If there is a phrase which characterizes my closer family, parents and siblings, is the following: “Money must not be squandered.” My parents used to remember this to me while growing up. I can say that my family cannot be considered spenders at all. It did not matter how well or not our finances were, my parents always encouraged me to put some money into the bank. Not a surprise, they did not have have doubt to open saving accounts for me and my siblings. In this respect, the message I received from them was that money can help someone or causes damage. Such an idea shaped my perspective eon finance significantly.
I still remember that during my first year of college, I used to visit the bank before arriving on campus. The bank was located in the downtown and it was near to the bus stop I usually took. One day, I tried to deposit a couple of dollars in a portable saving account (It was my college university ID which at the same time it served as a portable money account to pay for printing, buying food, etc). The teller could not believe I was indeed making a deposit of such a small amount. After having a brief argument with the teller, he recognized that I was serious and wanted indeed to make that small deposit.
As I reflect today about this story, I came to the idea that when we try to save money, most people tend to start with small amounts of money. However, in our fast-driven society such fact is not always given any worth.
While my parents valued saving money, they also taught me about giving money to the church and non-profit organizations. They both encouraged me to give around 20% of all my income. Definitely, a hard decision for a young guy!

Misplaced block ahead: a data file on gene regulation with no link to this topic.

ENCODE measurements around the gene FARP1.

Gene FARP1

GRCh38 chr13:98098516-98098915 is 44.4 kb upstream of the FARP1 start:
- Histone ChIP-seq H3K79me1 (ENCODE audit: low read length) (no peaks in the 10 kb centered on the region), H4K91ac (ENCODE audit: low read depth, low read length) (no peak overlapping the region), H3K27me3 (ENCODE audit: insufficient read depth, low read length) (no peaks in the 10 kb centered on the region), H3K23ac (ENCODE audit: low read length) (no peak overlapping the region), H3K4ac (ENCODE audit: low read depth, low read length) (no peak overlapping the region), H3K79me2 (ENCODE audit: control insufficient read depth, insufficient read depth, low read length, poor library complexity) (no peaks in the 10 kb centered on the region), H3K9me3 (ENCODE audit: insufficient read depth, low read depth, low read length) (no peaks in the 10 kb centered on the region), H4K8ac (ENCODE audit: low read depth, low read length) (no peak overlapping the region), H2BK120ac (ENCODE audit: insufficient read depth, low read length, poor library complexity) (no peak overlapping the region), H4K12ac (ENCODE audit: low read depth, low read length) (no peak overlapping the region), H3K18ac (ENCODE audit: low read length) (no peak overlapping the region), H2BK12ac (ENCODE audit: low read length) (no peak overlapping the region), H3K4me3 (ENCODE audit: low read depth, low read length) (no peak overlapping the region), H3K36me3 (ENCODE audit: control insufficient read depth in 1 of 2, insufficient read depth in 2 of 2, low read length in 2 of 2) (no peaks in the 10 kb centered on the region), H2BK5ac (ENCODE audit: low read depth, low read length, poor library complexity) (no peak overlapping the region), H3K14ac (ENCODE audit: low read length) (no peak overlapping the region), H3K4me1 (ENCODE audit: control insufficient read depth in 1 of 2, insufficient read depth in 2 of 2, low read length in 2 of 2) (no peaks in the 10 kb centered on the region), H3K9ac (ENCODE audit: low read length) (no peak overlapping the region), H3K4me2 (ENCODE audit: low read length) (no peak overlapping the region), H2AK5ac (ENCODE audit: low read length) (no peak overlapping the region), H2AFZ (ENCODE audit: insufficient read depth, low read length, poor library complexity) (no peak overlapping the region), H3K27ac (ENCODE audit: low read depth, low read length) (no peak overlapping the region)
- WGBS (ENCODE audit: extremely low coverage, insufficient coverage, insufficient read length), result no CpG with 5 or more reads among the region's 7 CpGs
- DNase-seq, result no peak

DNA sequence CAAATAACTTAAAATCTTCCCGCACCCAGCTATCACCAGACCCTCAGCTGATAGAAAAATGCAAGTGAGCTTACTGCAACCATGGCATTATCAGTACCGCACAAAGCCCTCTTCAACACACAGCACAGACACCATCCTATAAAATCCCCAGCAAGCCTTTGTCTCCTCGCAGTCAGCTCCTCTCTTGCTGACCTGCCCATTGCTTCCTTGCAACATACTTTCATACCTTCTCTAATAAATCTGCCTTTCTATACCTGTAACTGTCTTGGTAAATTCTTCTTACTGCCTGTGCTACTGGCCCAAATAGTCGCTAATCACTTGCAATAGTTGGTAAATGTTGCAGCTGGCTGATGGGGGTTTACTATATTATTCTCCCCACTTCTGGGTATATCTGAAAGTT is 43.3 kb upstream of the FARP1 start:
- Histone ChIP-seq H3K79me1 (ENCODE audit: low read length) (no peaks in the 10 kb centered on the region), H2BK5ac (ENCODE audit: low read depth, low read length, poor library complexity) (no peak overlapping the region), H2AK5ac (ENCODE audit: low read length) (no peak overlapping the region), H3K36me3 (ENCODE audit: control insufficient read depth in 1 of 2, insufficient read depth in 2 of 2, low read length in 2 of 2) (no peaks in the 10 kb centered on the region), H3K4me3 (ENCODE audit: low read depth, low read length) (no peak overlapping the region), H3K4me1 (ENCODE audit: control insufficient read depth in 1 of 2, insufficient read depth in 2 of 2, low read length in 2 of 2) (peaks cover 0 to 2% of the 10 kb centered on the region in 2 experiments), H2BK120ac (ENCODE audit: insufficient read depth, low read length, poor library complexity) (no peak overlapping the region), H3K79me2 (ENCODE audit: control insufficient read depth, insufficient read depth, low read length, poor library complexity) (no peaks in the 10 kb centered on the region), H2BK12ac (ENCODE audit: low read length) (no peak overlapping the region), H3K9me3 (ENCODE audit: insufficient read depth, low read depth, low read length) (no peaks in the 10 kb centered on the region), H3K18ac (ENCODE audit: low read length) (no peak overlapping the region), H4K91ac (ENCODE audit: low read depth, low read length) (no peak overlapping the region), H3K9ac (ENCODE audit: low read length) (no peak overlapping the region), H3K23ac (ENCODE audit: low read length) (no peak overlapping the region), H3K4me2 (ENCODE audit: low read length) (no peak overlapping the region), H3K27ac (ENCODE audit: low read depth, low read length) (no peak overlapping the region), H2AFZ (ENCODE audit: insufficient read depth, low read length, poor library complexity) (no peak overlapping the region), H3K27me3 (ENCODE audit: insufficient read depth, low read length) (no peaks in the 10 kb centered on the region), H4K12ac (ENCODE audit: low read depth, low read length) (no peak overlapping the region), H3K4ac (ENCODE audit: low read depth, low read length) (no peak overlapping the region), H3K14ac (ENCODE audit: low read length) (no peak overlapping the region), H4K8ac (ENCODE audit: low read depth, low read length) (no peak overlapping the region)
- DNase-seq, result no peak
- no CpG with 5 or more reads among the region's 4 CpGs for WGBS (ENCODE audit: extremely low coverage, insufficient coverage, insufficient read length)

A question I have made several times is whether my parents were right in their idea about money and donations. If there’s something both of my parents explicitly taught me was about never let money dominate my life or what I think about others. As part of a middle-class family, I think my parents’ advice modeled me significantly. Of course, the most affluent members of the larger family did not like this. Their secular worldview of money led them into trouble about having significant expenses. Many times they told us that money was a means to reach power and status in society. Twenty years later, many of these people lost their money in bad investments, in futile things, and vanity.
In this respect, my family’s focus on money was shaped by their notion that with money we also glorify God. We can use money for good or for bad. That is, the way we use money is part of three areas which reflect who we are: power, sexuality, and money. Interestingly, these three areas are related to the relationship between us and our neighbor. If we glorify God in these three areas, we will be able to flourish in life. I think this is the first principle to live by. The second principle was about making plans about how we are going to use the money we earn that focus not only on us (private use of money) but also in people around us (a communal sense). That is, God, blesses us not to keep all blessings for us, but he blesses us in order that we can bless others as well. This second principle is perhaps the most misunderstood by many. Throughout the years I heard many friends defending the wrong idea that everything we earn belongs solely to us. However, I understand that this is not true at all in light of a Christian understanding of money. God is the owner of all riches and money. We are simply administrators. Last but not least, the rampant individualistic approach to money, even in the church, causes a lot of damage. The more I think about this the more I am thankful about the communal sense of my parent’s view on money. It kept me in perspective!
In summary, saving and spending are not the only stuff we should pay attention when we talk about money, there is also a spiritual dynamics at play which focuses on the idea that we save money not just for ourselves, but to help others. In this respect, the theological concept of stewardship emerges: Stewardship is based on the idea that we are more than money holders, but caretakers of God’s gifts and possessions, including money.